Upon impact the spectral characteristics of the impacting object is analyzed by the stone detecting circuitry 55 by having the amplitude and frequency of the sensing bar 44 transmitted thereto. When the object generates a response within the known spectral characteristics of stones and other non-frangible objects the circuitry 55 sends a signal to the latching means 54. This signal causes the plunger 56 to retract out of retaining interference with locking tab 52. This releases the trap door 48 from its raised position and permits the door to swing open either by force of gravity on its own or by some spring assisted or otherwise mechanically assisted drive.

As the crop material with the stone or other non-frangible object therein is moved rearwardly by the crop elevator 26 it continues to travel at the existing transport velocity along the initial vectorial direction of travel. When the crop material with the non-frangible object therein reaches the opening created by the opening of the trap door 48, it continues to move along the initial vectorial direction of travel. The oblique angularization of the infeed housing 18 and the discontinuity in the floor of the infeed housing caused by the opening of the trap door 48 at this particular point causes all the crop material to essentially miss contact with the oliquely angled section 50 of the infeed housing. Since the crop material continues to move in a direction along the predetermined path of the first portion of the infeed housing 18 it is carried rearwardly out of the opening or discontinuity provided in the floor of the infeed housing 18. Thus, the undesired non-frangible object or stone is ejected safely from the combine 10 without being ingested into the threshing and separating apparatus, thereby avoiding considerable damage to the threshing and separating apparatus of the combine. The crop material and non-frangible objects are assisted in retaining their original direction of travel along the first portion of the predetermined path of travel by the action of the pinch roll 40 which insures that the chains 41 and their interconnecting slats 42 at the point of discontinuity in the floor engage and retain the crop material in its flow along the first portion of the predetermined path. When the operator is satisfied that the stone or other non-frangible object has been safely removed from the combine, he may manually engage the closing handle 58 and raise the trap door from its generally downward position to its fully raised position.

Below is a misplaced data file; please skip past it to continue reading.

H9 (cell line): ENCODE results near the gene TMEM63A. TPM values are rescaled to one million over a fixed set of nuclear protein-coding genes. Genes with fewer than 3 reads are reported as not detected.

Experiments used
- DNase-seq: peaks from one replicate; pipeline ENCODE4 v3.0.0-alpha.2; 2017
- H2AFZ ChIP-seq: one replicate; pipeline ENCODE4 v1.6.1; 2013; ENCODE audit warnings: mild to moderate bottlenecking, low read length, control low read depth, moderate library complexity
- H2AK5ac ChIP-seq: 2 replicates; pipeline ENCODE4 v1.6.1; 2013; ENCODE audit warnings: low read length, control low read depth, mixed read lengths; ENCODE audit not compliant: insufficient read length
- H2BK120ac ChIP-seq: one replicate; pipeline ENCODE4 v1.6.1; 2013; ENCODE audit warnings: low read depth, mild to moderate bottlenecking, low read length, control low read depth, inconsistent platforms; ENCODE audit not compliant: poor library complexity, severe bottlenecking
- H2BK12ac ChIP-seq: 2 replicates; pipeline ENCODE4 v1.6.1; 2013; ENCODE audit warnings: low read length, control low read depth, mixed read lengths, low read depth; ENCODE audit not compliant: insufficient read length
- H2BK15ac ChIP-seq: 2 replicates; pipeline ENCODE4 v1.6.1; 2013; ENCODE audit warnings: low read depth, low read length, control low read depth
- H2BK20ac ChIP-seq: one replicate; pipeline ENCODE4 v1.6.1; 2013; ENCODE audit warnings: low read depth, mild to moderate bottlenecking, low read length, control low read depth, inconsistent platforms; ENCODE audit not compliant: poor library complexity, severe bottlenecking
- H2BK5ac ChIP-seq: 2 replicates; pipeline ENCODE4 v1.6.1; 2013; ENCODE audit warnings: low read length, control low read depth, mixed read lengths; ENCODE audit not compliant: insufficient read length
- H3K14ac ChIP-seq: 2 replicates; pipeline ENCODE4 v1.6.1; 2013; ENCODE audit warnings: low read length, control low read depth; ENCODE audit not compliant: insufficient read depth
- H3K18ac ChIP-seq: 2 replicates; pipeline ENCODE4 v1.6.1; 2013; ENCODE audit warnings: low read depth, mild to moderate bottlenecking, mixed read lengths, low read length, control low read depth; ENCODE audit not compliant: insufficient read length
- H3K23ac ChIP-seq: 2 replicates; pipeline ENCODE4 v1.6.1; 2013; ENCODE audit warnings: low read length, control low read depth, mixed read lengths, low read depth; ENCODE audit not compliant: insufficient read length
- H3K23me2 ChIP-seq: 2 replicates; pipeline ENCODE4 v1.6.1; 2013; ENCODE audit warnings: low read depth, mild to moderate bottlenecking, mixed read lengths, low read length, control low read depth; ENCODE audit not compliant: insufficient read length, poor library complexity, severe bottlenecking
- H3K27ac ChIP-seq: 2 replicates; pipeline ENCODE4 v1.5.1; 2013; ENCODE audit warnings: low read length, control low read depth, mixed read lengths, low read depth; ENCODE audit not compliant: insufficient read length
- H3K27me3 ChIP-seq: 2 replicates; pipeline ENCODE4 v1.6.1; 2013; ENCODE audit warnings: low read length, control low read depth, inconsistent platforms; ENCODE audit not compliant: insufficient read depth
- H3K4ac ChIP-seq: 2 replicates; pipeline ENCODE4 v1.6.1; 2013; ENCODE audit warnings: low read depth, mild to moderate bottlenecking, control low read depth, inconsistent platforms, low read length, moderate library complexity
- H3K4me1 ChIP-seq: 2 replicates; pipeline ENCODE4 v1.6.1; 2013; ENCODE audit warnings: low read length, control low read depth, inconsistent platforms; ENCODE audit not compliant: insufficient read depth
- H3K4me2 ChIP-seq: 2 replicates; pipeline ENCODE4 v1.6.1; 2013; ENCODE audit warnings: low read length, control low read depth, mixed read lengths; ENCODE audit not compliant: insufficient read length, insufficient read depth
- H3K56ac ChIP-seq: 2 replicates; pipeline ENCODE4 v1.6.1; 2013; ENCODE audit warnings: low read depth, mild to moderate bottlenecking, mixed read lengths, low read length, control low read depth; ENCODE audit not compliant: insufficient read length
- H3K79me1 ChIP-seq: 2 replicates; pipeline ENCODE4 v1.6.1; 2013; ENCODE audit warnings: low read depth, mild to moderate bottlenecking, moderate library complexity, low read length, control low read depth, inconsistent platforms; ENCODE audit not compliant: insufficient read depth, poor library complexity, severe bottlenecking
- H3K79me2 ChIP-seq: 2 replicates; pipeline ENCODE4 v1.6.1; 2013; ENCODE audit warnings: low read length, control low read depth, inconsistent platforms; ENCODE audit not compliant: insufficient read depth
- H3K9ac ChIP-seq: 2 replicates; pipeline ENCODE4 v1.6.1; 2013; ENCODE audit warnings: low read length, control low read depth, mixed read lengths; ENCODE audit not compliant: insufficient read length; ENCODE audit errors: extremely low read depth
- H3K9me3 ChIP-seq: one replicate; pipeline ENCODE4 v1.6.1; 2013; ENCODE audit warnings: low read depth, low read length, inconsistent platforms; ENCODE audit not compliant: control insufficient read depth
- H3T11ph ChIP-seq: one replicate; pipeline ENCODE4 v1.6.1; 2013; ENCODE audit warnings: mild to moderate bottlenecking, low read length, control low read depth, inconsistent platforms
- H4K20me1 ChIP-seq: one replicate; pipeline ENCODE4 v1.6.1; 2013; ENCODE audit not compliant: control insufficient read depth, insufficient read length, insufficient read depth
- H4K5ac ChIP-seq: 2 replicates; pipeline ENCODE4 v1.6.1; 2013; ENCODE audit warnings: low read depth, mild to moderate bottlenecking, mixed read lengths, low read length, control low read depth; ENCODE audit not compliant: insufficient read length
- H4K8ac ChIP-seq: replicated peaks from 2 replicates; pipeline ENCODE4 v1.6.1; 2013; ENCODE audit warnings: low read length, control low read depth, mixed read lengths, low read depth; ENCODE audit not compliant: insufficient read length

Alternately, the pinch roll 40 could be operably connected to the trap door 48 so that upon actuation of the latch means 54 by the stone detecting circuitry 55 the pinch roll also is lowered simultaneously with the opening of the trap door 48 to block the path of flow of the crop material upwardly and ensure that all of the crop material and the accompanying stones or non-frangible objects are directed out of the discontinuity in the floor of the infeed housing 18 by the opening of the trap door 48.